Latest posts by Janine Mendes-Franco from January, 2010
Repeating Islands links to a story about the importance of breast milk for the infant victims of Haiti's earthquake.
“When iHeard Apple called the device iPad, iImmediately thought of tampons and iAm a man. iThink Apple has unwittingly provided fodder for stand up comedians and may have to change the name to something like iTouch-Big, iMoses or iAintKnow”: Trinidad and Tobago's This Beach Called Life has a lot to...
The last thing that Haiti needs as it faces the monumental task of recovering from the earthquake that devastated Port-au-Prince and its environs on January 12 is a lack of good governance. Yet, some members of the Haitian blogosphere are bracing themselves for more of the same when it comes to the 2010 earthquake recovery effort.
Despite the devastation taking place in other parts of the region, in Trinidad and Tobago it appears to be politics as usual. On the heels of news that party voting for leadership of the opposition United National Congress had gone in resounding favour of Kamla Persad-Bissessar, former party leader (and founder) Basdeo Panday reacted by refusing to admit defeat. Bloggers discuss the impasse...
Real Hope For Haiti reports that rescuers have pulled a 16-year-old Haitian girl alive from the rubble 15 days after the devastating earthquake.
“In three years, the public debt has grown by $480,481,000! And that’s before the economic recession really dug it’s teeth into Bermuda”: Vexed Bermoothes says that “the costs of the constant circus are mounting fast, and only we Bermudians will be left holding the bucket.”
how can they hear takes a trip to Leogane and posts photos of the damage, saying: “The truth is that people need to see that Leogane and the surrounding areas need help. We still have families buried underneath the rubble here”, while Ellen in Haiti crunches some numbers: “It says...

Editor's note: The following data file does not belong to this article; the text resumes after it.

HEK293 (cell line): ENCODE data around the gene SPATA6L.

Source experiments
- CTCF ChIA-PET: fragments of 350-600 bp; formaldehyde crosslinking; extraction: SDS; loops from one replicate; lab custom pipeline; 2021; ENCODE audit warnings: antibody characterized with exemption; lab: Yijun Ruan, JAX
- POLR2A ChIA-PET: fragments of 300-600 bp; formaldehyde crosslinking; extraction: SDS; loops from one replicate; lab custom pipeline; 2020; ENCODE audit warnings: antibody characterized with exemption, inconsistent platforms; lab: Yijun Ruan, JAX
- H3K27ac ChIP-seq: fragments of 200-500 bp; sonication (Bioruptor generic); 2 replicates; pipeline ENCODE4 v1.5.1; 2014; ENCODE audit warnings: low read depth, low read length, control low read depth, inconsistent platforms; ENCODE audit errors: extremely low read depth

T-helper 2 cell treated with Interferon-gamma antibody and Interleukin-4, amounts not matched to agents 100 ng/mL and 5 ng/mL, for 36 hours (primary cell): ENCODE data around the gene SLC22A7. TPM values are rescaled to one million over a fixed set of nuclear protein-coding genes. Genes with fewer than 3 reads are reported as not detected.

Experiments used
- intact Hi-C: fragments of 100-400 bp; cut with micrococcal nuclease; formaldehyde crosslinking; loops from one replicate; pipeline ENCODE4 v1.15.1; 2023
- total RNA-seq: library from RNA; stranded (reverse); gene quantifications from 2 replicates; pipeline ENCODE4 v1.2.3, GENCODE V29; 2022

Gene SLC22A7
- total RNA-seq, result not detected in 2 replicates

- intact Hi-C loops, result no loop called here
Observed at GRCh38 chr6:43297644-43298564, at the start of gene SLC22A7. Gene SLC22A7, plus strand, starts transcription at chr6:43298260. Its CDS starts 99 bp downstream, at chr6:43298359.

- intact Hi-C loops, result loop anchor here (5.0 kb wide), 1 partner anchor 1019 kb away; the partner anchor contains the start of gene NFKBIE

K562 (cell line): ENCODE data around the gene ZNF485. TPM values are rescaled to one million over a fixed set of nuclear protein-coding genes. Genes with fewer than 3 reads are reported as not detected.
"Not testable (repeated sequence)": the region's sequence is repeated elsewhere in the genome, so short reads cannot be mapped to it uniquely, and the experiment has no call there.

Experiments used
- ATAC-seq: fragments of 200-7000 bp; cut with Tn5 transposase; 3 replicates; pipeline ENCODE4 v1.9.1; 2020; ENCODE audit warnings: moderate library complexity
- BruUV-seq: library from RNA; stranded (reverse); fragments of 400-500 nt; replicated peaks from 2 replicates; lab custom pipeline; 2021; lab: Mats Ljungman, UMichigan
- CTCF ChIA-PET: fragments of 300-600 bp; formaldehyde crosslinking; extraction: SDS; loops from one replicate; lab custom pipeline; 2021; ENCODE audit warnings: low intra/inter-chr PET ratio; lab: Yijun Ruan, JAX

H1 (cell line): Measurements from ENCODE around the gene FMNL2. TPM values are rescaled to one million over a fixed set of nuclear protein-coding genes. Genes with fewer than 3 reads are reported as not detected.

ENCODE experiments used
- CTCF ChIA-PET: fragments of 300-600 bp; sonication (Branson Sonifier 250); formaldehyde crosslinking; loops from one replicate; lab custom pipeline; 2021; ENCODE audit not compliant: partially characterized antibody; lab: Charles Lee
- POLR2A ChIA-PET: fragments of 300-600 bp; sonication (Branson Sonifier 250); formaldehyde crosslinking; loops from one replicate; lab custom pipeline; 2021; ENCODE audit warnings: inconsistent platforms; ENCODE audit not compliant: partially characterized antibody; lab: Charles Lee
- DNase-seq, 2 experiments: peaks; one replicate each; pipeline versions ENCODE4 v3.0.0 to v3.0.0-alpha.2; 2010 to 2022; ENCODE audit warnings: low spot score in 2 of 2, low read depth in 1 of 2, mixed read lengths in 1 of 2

“Over and over mind-numbing injuries that are now two weeks old — yet the people are stoic, strong, long-suffering, graceful … resilient beyond comprehension”: The Livesay [Haiti] Weblog is convinced that “against the odds, the people of Haiti will endure.”
“You try to get around as much as you can, but in the end you’ll see only a tiny fraction of the whole, and perhaps understand or read accurately only a fraction of that”: Caribbean Free Radio blogs from Port-au-Prince.
“It’s 2010 here in Bermuda. We’re facing an ongoing recession likely to last into the foreseeable future, a run away budget, job losses, glut in real estate, a downturn in construction and rising youth violence”: 21 Square asks, “How did we get here and should we have seen it coming?”
Jamaican litblogger Geoffrey Philp posts a poem for Haiti.
“Carnival in Trinidad and Tobago. Anyone can play”: My Chutney Garden is gearing up for the national festival.
Tara Livesay gives an update two weeks after the devastating earthquake hit Haiti.
Jumbie's Watch laments the worsening crime situation in Trinidad and Tobago.
“My opinion is that the PLP takeover of the City is not about reform; I believe it is about power and real estate development. Watch the money”: Bermuda's Vexed Bermoothes weighs in on what he calls the government's “power grab”.
Signifyin’ Guyana responds to a compatriot's comments about aid to Haiti: “I'm inclined to believe the incentive to give to Haiti is more in search of some kind of redemption, rather than a calculated move to keep Haitians out of America…”
Jamaica's Active Voice says: “Trust the Brits to do the right thing. While our newswomen and men are contorting their mouths reproducing peculiar versions of the Queen's English, British broadcasters are broadcasting to Haitians in their mother tongue–Kreyol.”
Repeating Islands posts an excerpt from Rebecca Solnit, who, “disturbed by media coverage of alleged looting in Port-au-Prince following the earthquake, posted a powerful article decrying the criminalization of victims by the media.”
Carol and Tom in Haiti post a list of lessons learned in the aftermath of the earthquake, while Trinidadian blogger Tattoo writes about the dos and don'ts of disaster aid.
A new website is launched by “a group of Bahamian webizens who hope to mobilize in support of a realistic and sensible immigration policy with respect to Haitians and their children.”
Bloggers comment on Kamla Persad-Bissessar‘s winning of the leadership of Trinidad and Tobago's current opposition party.